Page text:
Muffitt: Momentum is on the side of the musician


Timothy Muffitt, music director of the Music School Festival Orchestra, delivers the Friday Interfaith Lecture in the Hall of Philosophy. Photo by Demetrius Freeman.

Emily Perper | Staff Writer

Friday was Bring Your Violinist to Work Day.

Timothy Muffitt, director of the Music School Festival Orchestra, brought violin student Henry Wang with him to the Hall of Philosophy at 2 p.m. on Friday. Wang performed Partita for Violin No. 2 by Johann Sebastian Bach.

Muffitt began to study piano at age 7. He studied conducting at the Eastman School of Music, where he received a doctorate of musical arts. Muffitt has directed the Baton Rouge Symphony Orchestra for 12 seasons and has served five with the Lansing Symphony Orchestra.

In his lecture, “Chautauqua and the 21st Century Musician: Preparing Emerging Talent for the Challenge and Opportunity of Today’s Artistic Climate,” Muffitt gave a brief history of the historical interactions between Western music and society. He divided these interactions into three categories: consumers, patrons and responsibilities of musicians.

Written music appeared as early as the ninth century, he said.

“One thing that is very clear is that music always played a very central role in religious service,” Muffitt said.

Secular music was not notated until the Renaissance, or “era of the minstrel,” as Muffitt referred to it. Then, tablature was established for the lute. Consumers of music during this time were primarily churchgoers. The church patronized these musicians. Their responsibility was “to make great music,” Muffitt said.

In the 17th century, courts took great pride in their royal orchestras. In addition, opera rose in popularity, an art form that reached a broader audience. Churchgoers continued to be the main consumers of music; a tiny percentage of the general public began to take notice. The churches and courts were the primary patrons of music.

In the 19th century, music reached new levels of accessibility. Rather than a “great work,” music expressed a composer’s personal emotions. Public concerts emerged, fostering a democratic relationship. Many orchestras formed in the United States. Magazines included piano music selections; amateur music-making was encouraged. A distinctly American style of music emerged. Now, a broad audience consumed music. Religious organizations still paid for the work of musicians, but so did corporate and private commissions. Musicians continued to work to make great music.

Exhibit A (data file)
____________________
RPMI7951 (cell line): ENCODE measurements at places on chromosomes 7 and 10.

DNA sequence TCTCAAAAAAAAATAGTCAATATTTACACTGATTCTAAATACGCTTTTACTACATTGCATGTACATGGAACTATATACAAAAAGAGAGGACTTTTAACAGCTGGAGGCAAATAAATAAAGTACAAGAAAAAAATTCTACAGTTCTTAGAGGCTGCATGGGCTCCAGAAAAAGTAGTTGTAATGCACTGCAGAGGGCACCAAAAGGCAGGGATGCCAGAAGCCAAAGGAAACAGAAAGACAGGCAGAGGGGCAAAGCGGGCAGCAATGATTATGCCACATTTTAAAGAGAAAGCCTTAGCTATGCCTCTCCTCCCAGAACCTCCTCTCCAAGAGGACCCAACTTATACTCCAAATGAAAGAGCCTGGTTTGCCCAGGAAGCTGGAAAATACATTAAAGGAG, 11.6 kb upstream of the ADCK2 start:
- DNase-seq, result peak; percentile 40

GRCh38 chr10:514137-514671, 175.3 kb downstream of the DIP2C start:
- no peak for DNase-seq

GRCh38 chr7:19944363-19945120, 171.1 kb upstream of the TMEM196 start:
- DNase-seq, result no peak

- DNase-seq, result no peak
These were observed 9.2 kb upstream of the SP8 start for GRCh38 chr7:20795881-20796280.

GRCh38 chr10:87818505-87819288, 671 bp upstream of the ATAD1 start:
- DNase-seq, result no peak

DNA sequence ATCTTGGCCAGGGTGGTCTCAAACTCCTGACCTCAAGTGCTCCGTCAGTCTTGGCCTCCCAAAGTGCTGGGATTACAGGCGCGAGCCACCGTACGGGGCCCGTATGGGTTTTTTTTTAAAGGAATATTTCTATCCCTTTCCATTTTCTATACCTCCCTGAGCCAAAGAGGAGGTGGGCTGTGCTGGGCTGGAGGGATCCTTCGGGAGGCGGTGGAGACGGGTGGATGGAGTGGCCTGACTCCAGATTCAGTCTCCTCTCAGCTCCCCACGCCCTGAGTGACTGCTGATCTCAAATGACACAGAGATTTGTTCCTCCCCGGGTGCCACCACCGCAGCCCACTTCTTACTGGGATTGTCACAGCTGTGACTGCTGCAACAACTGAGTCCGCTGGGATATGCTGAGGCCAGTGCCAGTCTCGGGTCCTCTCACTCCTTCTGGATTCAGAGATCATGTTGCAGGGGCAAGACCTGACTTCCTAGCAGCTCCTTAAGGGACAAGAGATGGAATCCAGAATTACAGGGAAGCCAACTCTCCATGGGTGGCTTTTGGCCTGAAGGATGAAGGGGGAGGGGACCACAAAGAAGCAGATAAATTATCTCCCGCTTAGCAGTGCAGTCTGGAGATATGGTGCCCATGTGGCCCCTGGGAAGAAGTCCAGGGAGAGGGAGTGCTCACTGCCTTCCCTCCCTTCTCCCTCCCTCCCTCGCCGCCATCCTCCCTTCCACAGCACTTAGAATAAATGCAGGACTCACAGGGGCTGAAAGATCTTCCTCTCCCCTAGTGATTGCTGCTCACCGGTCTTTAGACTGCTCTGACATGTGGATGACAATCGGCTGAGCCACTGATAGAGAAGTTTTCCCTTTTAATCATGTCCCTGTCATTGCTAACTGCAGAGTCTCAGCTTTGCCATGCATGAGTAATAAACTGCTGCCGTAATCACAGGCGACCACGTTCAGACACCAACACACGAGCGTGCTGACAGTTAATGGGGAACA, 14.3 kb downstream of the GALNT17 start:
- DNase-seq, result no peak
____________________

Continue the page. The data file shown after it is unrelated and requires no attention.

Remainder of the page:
The 20th century was a United States-centric era. Corporations, in pursuit of improving their reputations, supported the arts. The federal government increased its support of the arts as well. Leonard Bernstein and other popular composers of the day appeared on primetime television.

NBC and CBS competed to have the best radio orchestra. Musicians traveled to small towns across the country to perform. The first commercial recordings appeared; rather than promote consumption, they “preserved a great performance,” Muffitt said.

To ensure the relevance of the live musician, music performance trust funds were established. Such trust funds were set up by the profits made by music recordings and funded community concerts.

“Nothing replaces the experience of live music,” Muffitt said. “It’s live music that reaches us. It’s live music that connects with us.”

In the 20th century, everyone consumed music, Muffitt said. Religious organizations, corporations and the government pay to promote music. The responsibility of the musician was to develop an interest in classical music in the next generation, as well as to make great music.

In the 21st century, there is a broad level of consumption. Governments are cutting back on their funding for the arts, as are corporations. Religious organizations still promote music, but in a different manner than government or corporations. Now, musicians don’t just strive to make great music and invest in the education of future generations. They advocate for the arts as well.

“What we have to offer (at Chautauqua) … ties into that responsibility that I mentioned that cropped up in the 21st century, and that’s the side of advocacy and education,” Muffitt said. “Just the matter of being in this place helps our young talent coming in here start to put the pieces of the puzzle together … and see why what they’re doing is important.”

There are both pros and cons to the current musical landscape in the United States. Music is still great, Muffitt said. There are many talented new, living composers, and the old master composers are still performed.

“Today’s composer is coming back to the audience and really seeking a connection with the audience,” he said.

There is a plethora of well-trained performers, and the need for human connection is strong. Momentum also is on the side of the musician, Muffitt said, offering the example of contemporary rapper Lil Wayne, of whom his son is a fan. One of Lil Wayne’s pieces is based on the music of Richard Strauss.

“The reality is that there are more and more things vying for our attention, and that is a real challenge as a 21st-century musician,” Muffitt said. “In order to really have an artistic experience, we have to mentally downshift.”

Today’s music scene is fraught with challenges, too: the recessive economy, the sheer diversity of entertainment options and potentially shorter attention spans.

“We’re in the inspiration business … and this is a time when inspiration is really needed,” Muffitt said.